Category Archives: Prize Winner

What We Lose: The Unhappy Holidays, or; How Grief Ruins Christmas

While paying for some Christmas ornaments, I asked the cashier if she was ready for the holidays. No, she told me, she was having a hard time this year because her dad died in the summer and she couldn’t bring herself to get excited or plan a big meal or take part in the usual family traditions. That’s shit, I replied, total shit. As if I know anything about real grief. She teared up. Yes, she said, it is shit. Thanks for saying that. I paid and left.

Most of what I know about grief I know from reading. And Zinzi Clemmon’s What We Lose is a tremendous education in the banality and exceptionality of loss – the way grief persists and permeats and shows up in unexpected places and in excrutiating ways. The novel achieves this by shadowing the story with the death of our protagonist’s mother. The death is at once the absolute focal point of the story, and the unseen stagehand. While there are sections that pull apart the precise experience of grief, the bulk of the text is working through other moments: a pregnancy, a romance, a friendship. But each of these other moments are coloured with grief, usually unnamed and unclaimed, but nevertheless powerfully present.

It is also a story about loneliness and home. It is written with precise language that is beautiful in its simplicity and specificity.

It is a book that made me remember to call my parents and ask how they’re doing because it reminded me they won’t always be alive, and neither will I, and that glimpsing that gaping sadness through fiction is as close to fully feeling as I want to get – ever – though I know of inevitability and loss and how naive I am to think I can put this feeling away as easily as closing a book. (And made even more poignant and heart-pulling to know that it was my mum who suggested I read it. Because what will I do when she can’t recommend books to me anymore. And so I stop thinking about that and call her to find out what she’s reading).

So, no, it’s not a cheerful holiday read. But perhaps a necessary one for inviting appreciation of those we have and had. And not in a saccharin, forget-their-faults kind of way, but in an acknowledgement of finitude and a welcoming of melancholy.

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Filed under Fiction, Prize Winner

History of Wolves: Booker Prize shortlist meet Minnesota winter; or, what to read on your holiday break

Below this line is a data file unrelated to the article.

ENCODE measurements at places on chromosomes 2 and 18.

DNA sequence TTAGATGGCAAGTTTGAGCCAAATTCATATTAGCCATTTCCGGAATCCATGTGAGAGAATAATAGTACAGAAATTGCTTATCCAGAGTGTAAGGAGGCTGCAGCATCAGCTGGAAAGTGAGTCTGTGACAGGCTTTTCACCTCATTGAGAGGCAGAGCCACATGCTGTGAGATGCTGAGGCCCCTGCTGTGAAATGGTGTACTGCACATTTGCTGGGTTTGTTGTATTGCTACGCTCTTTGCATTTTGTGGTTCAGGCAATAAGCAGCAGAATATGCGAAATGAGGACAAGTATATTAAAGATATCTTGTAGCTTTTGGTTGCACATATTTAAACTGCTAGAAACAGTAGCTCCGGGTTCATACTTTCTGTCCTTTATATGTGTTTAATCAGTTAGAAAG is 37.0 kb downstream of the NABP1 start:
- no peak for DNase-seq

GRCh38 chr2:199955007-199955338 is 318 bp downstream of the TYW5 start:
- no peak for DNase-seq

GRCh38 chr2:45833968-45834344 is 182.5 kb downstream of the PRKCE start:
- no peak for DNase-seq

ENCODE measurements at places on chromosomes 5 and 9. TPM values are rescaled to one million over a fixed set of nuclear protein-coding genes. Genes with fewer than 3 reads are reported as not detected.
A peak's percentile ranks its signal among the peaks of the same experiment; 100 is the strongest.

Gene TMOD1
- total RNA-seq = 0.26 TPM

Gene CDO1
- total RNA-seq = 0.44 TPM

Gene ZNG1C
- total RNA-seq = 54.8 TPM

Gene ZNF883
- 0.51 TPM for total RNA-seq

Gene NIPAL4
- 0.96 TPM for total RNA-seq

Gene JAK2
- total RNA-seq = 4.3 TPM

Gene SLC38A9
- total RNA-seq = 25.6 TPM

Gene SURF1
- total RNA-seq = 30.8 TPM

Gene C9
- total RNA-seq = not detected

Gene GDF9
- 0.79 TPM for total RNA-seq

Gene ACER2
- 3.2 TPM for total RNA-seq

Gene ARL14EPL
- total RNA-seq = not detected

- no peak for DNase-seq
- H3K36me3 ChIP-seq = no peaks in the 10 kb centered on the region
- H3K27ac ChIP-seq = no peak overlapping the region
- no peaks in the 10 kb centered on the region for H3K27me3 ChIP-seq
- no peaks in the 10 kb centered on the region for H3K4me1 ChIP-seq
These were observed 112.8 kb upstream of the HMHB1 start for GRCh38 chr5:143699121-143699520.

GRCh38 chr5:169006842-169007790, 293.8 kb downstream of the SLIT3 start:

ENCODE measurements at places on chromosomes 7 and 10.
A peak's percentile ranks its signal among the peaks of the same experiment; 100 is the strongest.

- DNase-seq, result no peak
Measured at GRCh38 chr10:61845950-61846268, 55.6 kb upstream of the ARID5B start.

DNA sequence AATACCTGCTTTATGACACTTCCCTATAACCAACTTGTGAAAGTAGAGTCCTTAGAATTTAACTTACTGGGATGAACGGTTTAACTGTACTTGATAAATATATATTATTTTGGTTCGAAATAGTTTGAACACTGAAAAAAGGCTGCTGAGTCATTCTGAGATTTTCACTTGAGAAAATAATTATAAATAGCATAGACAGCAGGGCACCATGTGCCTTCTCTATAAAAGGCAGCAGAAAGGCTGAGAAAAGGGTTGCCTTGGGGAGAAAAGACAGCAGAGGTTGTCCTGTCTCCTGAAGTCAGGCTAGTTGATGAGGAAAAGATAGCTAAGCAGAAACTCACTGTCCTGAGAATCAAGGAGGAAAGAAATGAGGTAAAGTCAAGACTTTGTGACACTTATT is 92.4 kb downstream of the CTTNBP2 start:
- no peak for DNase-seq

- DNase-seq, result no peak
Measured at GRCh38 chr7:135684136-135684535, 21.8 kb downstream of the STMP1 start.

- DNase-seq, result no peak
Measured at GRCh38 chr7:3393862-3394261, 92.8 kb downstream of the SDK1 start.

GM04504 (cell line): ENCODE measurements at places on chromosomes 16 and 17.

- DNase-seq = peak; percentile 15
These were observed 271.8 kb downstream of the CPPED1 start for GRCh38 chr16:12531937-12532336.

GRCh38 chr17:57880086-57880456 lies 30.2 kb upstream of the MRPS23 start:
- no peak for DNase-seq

There’s a lot going on in Emily Fridlund’s History of Wolves, but at its heart the novel explores culpability and guilt. The first page of the novel explains that our protagonist, Linda, held and hugged a boy, Paul, who died. What follows is how Paul died, and more significantly, why he died (as his death, we learn, was far from inevitable).  Continue reading

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Filed under American literature, Book Club, Booker Prize, Fiction, Prize Winner

Autumn: It’s okay to have feelings. I hope.

Ali Smith writes very, very good novels, and very good ones and then this one. Autumn is, in my fanciful hierarchy of good, very, very, very good. Mark that as three ‘very’s’. It has gorgeous writing and a lyrical tone and pacing that wraps you up and whisks you away without you realizing it. Eventually you look up and realize you’ve been reading for an hour and it’s time to X whatever chore your life demands you do instead of reading. Continue reading

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Filed under British literature, Fiction, Prize Winner

Yiddish for Pirates: Not for me. Or for my book club people. (Or for anyone?)

I recently had a middle of the night worry that an author of a book I didn’t like might stumble across one of my I-didn’t-like-it reviews. Don’t worry. I fell quickly back to sleep. But the thought lingered. I like writing a good scathing review as much as the next blogger, but was I being fair to the novelist? Was I just having fun being a little too mean? Continue reading

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Filed under Canadian Literature, Fiction, Funny, Giller prize, Governor Generals, Prize Winner, Worst Books